Edited by cryptotrader
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On 04/10/2018 at 20:49, TrendFollower said:

@elle, why do you think the price dropped?

What are your thoughts?

Profit taking I think. Markets a bit wobbly and people turning to cash? highly rated share, so risk is high at these levels, imo.

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Profit taking and a solid trend suddenly broken. People have been running this on the upside by waiting for a get out. Guess that time was now.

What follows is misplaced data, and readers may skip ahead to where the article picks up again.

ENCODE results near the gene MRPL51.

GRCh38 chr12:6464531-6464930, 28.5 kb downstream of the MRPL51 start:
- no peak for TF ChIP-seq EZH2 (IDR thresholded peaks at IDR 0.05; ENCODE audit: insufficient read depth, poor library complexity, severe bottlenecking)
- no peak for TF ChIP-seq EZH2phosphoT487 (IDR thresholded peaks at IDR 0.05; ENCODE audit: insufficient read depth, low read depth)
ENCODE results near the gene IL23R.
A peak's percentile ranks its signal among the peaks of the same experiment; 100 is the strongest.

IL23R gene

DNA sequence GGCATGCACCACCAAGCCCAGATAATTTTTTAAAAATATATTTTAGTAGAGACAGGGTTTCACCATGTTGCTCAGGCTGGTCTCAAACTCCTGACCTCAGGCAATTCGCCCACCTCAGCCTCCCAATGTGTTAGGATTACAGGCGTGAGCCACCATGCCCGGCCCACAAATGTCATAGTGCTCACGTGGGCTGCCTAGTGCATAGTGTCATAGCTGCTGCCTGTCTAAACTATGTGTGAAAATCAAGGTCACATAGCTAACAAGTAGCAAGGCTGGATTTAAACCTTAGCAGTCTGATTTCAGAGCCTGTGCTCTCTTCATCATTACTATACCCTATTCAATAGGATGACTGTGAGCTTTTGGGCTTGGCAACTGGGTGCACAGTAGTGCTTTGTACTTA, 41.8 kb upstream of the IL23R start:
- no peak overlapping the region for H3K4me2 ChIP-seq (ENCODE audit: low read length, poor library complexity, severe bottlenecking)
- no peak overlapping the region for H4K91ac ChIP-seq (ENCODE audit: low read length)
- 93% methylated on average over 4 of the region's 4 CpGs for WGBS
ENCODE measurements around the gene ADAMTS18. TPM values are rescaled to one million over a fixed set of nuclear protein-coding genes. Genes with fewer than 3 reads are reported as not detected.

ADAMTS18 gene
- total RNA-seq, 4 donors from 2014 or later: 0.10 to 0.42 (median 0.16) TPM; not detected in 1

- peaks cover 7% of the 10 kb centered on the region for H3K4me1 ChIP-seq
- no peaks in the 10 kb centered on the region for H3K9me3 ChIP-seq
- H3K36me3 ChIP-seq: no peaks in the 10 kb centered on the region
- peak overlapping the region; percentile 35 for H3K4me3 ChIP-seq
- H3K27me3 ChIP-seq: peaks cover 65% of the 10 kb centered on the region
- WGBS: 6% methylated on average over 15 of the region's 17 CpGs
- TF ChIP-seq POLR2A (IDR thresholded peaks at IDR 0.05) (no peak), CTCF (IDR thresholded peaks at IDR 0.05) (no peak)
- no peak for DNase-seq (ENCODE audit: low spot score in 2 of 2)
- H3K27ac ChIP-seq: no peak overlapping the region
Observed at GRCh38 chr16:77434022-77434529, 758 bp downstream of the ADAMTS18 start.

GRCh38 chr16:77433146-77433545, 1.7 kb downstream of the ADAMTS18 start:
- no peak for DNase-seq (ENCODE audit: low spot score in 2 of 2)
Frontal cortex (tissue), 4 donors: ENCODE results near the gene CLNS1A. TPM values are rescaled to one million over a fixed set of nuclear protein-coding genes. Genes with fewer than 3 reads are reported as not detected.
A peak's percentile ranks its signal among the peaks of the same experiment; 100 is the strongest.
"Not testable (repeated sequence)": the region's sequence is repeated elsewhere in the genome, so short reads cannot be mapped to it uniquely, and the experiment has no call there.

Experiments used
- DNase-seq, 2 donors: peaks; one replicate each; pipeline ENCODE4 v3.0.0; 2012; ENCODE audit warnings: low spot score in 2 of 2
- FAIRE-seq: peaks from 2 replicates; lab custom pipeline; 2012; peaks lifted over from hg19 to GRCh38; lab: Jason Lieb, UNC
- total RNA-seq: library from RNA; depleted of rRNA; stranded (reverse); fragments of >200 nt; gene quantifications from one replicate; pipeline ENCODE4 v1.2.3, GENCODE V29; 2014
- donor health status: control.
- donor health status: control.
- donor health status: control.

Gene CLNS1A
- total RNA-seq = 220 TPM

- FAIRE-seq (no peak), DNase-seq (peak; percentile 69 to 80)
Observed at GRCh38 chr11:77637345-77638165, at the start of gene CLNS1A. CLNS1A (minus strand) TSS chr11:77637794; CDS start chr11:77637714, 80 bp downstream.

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fevertree actually tanking today. Chart below shows entry price of 3650 but not correct date of entry. Seeing what tomorrow brings but likely to close significant proportion

1712927594_FevertreeDrinksPLC_20181010_16_51.png.6f44dea598697fc2a5853385ed84959c.png